Highlights from Documents, Volume 7: The Reconciliation of Joseph Smith and William W. Phelps
Documents, Volume 7 covers a period when Joseph Smith and the Latter-day Saints worked hard to build up Nauvoo, Illinois, as a cornerstone of Zion. Efforts to sell land, construct buildings, and settle the Saints took up much of Smith’s time during these eighteen months. He also expended energy seeking redress from the federal government for the Saints’ expulsion from the state of Missouri, even traveling to Washington DC in fall 1839 and remaining in the surrounding area until March 1840. These efforts were so time-consuming that Smith sent a petition to the Nauvoo high council in June 1840 asking to be relieved of his responsibilities for the Saints’ temporal affairs because he believed his leadership in spiritual matters was suffering.
Yet even with these pressing temporal matters, Joseph Smith still had time to minister to those in need. An example of this is highlighted by two letters in Documents, Volume 7 concerning William W. Phelps’s return to the church in 1840. This story provides insight into Joseph Smith’s character.
Phelps joined the church in 1831 and quickly became one of its primary leaders. In summer 1831, he was instructed to establish a printing office in Independence, Missouri, where the Saints were constructing the city of Zion. Phelps followed these directions and began publishing a church newspaper, The Evening and the Morning Star, in Independence. He also worked on publishing the Book of Commandments, a compilation of Joseph Smith’s revelations. In 1834 he was designated as a counselor to David Whitmer in the presidency of the church in Zion. In 1836 he participated in the events surrounding the dedication of the Kirtland temple.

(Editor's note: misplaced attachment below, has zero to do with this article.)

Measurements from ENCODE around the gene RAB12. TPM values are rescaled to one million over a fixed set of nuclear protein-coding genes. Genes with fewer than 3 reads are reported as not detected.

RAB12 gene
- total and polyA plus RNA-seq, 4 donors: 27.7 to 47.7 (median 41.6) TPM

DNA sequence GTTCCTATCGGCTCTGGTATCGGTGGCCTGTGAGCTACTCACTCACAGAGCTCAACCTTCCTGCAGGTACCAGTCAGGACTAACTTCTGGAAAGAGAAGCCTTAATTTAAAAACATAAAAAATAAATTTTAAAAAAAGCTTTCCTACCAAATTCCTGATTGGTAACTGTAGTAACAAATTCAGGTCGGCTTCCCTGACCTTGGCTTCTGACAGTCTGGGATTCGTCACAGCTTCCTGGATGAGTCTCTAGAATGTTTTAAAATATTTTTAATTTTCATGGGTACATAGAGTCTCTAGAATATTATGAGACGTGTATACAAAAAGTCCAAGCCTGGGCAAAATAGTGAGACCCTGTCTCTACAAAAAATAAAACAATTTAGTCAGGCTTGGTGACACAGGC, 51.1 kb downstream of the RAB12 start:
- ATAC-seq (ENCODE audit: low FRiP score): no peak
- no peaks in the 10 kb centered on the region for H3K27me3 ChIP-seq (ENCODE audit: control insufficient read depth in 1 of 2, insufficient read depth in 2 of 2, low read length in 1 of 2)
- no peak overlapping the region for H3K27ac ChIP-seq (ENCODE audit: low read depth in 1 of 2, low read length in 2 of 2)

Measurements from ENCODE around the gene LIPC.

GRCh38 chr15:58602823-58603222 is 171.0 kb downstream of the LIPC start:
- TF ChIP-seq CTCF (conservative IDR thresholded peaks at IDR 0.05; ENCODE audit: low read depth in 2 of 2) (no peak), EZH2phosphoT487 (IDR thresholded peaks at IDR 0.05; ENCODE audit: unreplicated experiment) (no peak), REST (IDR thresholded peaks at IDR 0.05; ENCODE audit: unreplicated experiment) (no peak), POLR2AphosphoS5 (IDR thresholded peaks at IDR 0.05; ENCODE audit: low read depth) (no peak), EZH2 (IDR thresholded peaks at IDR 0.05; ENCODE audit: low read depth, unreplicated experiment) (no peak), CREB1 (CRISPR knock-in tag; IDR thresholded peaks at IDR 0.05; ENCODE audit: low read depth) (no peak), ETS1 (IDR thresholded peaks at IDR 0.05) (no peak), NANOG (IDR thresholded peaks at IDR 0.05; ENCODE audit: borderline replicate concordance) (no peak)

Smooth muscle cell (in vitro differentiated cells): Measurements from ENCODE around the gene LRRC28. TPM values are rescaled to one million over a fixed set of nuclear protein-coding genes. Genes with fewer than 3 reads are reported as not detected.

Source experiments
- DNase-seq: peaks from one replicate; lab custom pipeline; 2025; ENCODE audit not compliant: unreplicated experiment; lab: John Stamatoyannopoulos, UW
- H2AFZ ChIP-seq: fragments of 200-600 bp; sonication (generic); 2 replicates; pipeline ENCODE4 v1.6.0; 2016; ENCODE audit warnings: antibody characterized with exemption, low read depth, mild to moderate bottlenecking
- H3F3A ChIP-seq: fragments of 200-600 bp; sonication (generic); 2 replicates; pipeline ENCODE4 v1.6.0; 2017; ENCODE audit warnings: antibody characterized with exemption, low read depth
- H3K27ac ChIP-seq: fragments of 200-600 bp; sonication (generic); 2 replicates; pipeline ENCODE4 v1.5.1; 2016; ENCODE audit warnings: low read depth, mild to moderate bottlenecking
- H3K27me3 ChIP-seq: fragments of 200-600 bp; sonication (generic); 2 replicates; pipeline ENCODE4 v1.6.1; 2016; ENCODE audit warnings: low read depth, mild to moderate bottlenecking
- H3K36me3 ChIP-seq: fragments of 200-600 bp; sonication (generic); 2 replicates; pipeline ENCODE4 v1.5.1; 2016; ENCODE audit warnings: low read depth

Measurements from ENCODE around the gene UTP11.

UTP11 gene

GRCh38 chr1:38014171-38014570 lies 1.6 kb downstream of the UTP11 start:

However, Phelps thereafter began to experience some difficulties with the church, mainly over issues with church finances and land in Missouri, and he was excommunicated in 1838. In November of that year, he testified against Joseph Smith and other church leaders charged with treason against the state of Missouri. His testimony helped lead to Smith’s incarceration in the Liberty, Missouri, jail in winter 1838–1839. For a time, Phelps’s actions caused hard feelings between the two men. When Phelps offered in 1839 to sell a mill in Missouri on behalf of Joseph Smith’s father, Smith told Phelps to mind his “own affairs” because Smith had “already experienced much over officiousness at your hand.” Clearly, Phelps’s betrayal hurt Smith.
By summer 1840, Phelps’s feelings about Joseph Smith and the church had changed, and he wrote a letter to Smith on 29 June 1840 from Dayton, Ohio, expressing contrition for his past actions and asking for forgiveness. “I want your fellowship,” Phelps pleaded, and “if you cannot grant that, grant me your peace and friendship, for we are brethren, and our communion used to be Sweet.” When Smith received the letter, he was touched by Phelps’s repentance. He wrote back on 22 July, telling Phelps that although he had suffered at Phelps’s hand—“the cup of gall already full enough for mortals to drink, was indeed filled to overflowing when you turned against us”—he was willing to put the past behind him and embrace Phelps again as a member of the church and as a friend. Paraphrasing a poem by Methodist poet and hymnist Charles Wesley, Smith wrote, “Come on dear Brother since the war is past, / For friends at first are friends again at last.” Phelps joined the church again and remained a diligent member for the rest of his life.
Joseph Smith’s response to William Phelps shows that The Joseph Smith Papers are important not only to understand Smith as a prophet and leader but also to understand him as a human being. We can gain as many insights into Smith’s character and personality as we can into his administrative abilities. To read more, see these letters in Documents, Volume 7 and on josephsmithpapers.org.